One of my goals for 2012 is to develop a basic knowledge of Mormon history, faith, and culture. One reason is to be able to participate more intelligently in current political discourse since prominent figures in public life are Mormon, including Mitt Romney, Jon Huntsman, and Harry Reid. A second reason is to provide a religious focus to a journey by bicycle through the desert southwest, a part of the country where Mormons long ago learned how to flourish.
My previous knowledge of this rapidly growing religious movement has been marginal at best. During family travels long ago, we toured sites in downtown Salt Lake City and in later years my wife and I have visited Nauvoo in western Illinois and St. George in southern Utah. The only academic interpretation of Mormon history that I received was one lecture in graduate school in which the professor stated that Joseph Smith stole the manuscript of the Book of Mormon from a print shop where it was being prepared for publication and made up the story of the golden plates.
My guide as I begin my personal study of Mormon history is Jan Shipps, an emeritus professor of history and religious studies at Indiana University—Purdue University Indianapolis. Although a life-long and active United Methodist, Shipps has specialized in studies of Mormonism and has received high honors from Mormon scholars and from her colleagues in the academic disciplines of American history and religious studies.
Although I met Professor Shipps years ago, when I was teaching at Christian Theological Seminary, also in Indianapolis, I have only recently begun reading her books and essays. My starting point is Sojourner in the Promised Land: Forty Years among the Mormons, which is a collection of her essays and addresses on Mormonism. Shipps has written brief autobiographical introductions to each section of the book. Thus the volume serves as a chronicle of her academic career and a report of how her understanding of religion and life have developed over time.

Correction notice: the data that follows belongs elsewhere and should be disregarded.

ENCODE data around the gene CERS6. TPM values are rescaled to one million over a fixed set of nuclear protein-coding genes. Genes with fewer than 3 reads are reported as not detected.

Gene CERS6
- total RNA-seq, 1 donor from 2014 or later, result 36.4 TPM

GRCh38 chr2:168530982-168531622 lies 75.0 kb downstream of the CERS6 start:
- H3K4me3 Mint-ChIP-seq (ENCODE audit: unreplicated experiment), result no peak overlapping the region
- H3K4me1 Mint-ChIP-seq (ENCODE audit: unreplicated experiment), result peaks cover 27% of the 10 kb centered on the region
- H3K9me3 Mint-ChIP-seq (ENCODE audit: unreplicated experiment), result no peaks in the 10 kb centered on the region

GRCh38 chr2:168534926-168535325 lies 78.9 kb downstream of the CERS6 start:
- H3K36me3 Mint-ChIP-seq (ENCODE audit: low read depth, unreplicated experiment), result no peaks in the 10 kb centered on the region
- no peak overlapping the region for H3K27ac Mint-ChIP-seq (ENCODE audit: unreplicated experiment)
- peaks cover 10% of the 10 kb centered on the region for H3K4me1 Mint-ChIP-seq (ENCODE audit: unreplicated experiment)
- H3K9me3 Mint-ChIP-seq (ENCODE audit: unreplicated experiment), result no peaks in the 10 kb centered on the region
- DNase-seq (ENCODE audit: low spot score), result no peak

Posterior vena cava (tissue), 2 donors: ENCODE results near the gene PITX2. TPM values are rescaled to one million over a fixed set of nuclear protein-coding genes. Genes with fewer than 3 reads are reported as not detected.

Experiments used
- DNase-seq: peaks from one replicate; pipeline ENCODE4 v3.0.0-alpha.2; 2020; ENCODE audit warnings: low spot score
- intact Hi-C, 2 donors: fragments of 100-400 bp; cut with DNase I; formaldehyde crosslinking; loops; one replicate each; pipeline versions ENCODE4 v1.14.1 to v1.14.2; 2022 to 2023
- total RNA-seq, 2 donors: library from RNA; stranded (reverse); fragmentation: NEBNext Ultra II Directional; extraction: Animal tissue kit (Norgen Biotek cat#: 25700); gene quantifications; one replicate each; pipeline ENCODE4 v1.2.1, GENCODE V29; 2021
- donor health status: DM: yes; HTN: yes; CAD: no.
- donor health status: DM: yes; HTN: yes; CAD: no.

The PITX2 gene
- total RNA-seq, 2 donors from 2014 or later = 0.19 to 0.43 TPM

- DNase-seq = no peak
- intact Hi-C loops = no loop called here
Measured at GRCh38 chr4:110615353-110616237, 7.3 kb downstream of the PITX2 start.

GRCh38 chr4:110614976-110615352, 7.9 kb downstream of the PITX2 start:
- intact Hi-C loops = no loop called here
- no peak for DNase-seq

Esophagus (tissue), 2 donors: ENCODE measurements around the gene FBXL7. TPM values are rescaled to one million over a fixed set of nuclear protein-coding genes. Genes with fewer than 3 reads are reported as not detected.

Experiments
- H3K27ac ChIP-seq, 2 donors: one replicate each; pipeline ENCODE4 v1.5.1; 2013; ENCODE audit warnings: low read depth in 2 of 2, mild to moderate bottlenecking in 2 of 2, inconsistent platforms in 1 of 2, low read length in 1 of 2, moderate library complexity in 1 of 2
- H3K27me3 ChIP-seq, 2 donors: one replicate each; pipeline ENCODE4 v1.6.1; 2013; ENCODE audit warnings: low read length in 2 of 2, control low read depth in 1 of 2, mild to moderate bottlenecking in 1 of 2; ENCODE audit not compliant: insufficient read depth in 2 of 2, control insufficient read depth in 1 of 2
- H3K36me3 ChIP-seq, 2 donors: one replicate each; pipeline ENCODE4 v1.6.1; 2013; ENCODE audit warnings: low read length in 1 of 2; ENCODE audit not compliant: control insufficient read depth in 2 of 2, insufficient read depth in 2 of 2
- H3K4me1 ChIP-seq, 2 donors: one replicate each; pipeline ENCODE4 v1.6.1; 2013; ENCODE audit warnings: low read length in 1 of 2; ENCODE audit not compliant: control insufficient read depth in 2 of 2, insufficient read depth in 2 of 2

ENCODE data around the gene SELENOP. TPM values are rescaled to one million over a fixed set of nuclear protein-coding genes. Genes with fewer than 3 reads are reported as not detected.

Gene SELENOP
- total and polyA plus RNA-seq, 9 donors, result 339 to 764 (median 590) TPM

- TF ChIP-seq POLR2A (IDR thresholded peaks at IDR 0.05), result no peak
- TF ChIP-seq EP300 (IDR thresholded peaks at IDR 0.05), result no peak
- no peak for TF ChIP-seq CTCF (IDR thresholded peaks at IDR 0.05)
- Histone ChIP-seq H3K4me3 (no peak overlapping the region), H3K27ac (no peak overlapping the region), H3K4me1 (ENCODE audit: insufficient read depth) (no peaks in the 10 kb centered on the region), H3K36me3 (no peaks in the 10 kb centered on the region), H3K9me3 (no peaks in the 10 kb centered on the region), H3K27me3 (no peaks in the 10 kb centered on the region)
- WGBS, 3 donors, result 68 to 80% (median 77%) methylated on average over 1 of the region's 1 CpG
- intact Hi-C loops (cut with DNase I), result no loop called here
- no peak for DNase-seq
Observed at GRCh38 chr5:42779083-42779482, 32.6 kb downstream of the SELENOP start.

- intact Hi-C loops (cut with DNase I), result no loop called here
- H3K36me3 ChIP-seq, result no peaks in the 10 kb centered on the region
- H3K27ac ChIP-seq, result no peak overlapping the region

Each of the seventeen essays in the book includes extended notes, which provide a guide to a broader range of literature and opinion. I’m using this volume to help me select other articles and books to read so that I can be confident that the information is reliable and the interpretations are reasonable and defensible.
Perhaps the most important realization that has come from my initial exploration on this topic is that there are approximately 10 million Mormons worldwide, and the number is growing rapidly. Shipps freely talks about Mormonism as a new faith tradition that is related to Christianity in a way that is similar to how the early Christian movement was related to the Judaism from which it came.
Shipps demonstrates that the essential character of this new faith was well established during the early years when Joseph Smith was the controlling figure. Shipps delineates three distinct layers of theology and doctrine that have developed during Mormon history, and she describes this theology as complex and comprehensive.
During the first century of Mormon history, there was a strong emphasis upon the formation of a tightly knit community in which all aspects of life were integrated according to Mormon ideas. During this period, most Mormons lived “beyond the mountain curtain” where they “turned the desert into a suitable place of habitation.” It is this aspect of Mormon history that will be especially interesting to me as a bicyclist through sunny, arid parts of the Southwest later in the year.
Shipps frequently suggests that Mormons developed an ethic identity, a deeply ingrained culture for life that persists even among people who no longer are observant with respect to Mormon religious practice. She shows how in more recent generations Mormons have learned how to create dispersed versions of their intense communitarian way of life so that it can flourish in little communities around the world, thus permitting Mormonism to become a world faith.
This aspect of Mormon life has been so impressive to Shipps that it has affected her own religious practice as a United Methodist. “Yet the idea of a calling proved to be catching, and I soon found myself thinking of the responsibility I was asked to assume at the First United Methodist Church in Bloomington, Indiana, as a calling—even though my assignment was chairing the ‘Conversation and Coffee’ program committee, a pretty un-Mormon assignment” (p. 279).
I don’t know where this study of Mormon life and lore will take me. The next two books, however, will be Jan Shipps’ Mormonism: The Story of a New Religious Tradition and Fawn McKay Brodie’s controversial No Man Knows My History: The Life of Joseph Smith, the Mormon Prophet.
Note: A 28-page, fully annotated review essay of “Sojourner in the Promised Land,” was written by KLAUS J. HANSEN, a member of the history department of Queen’s University, Kingston, Ontario, Canada, where he has taught the history of American thought and culture since 1968.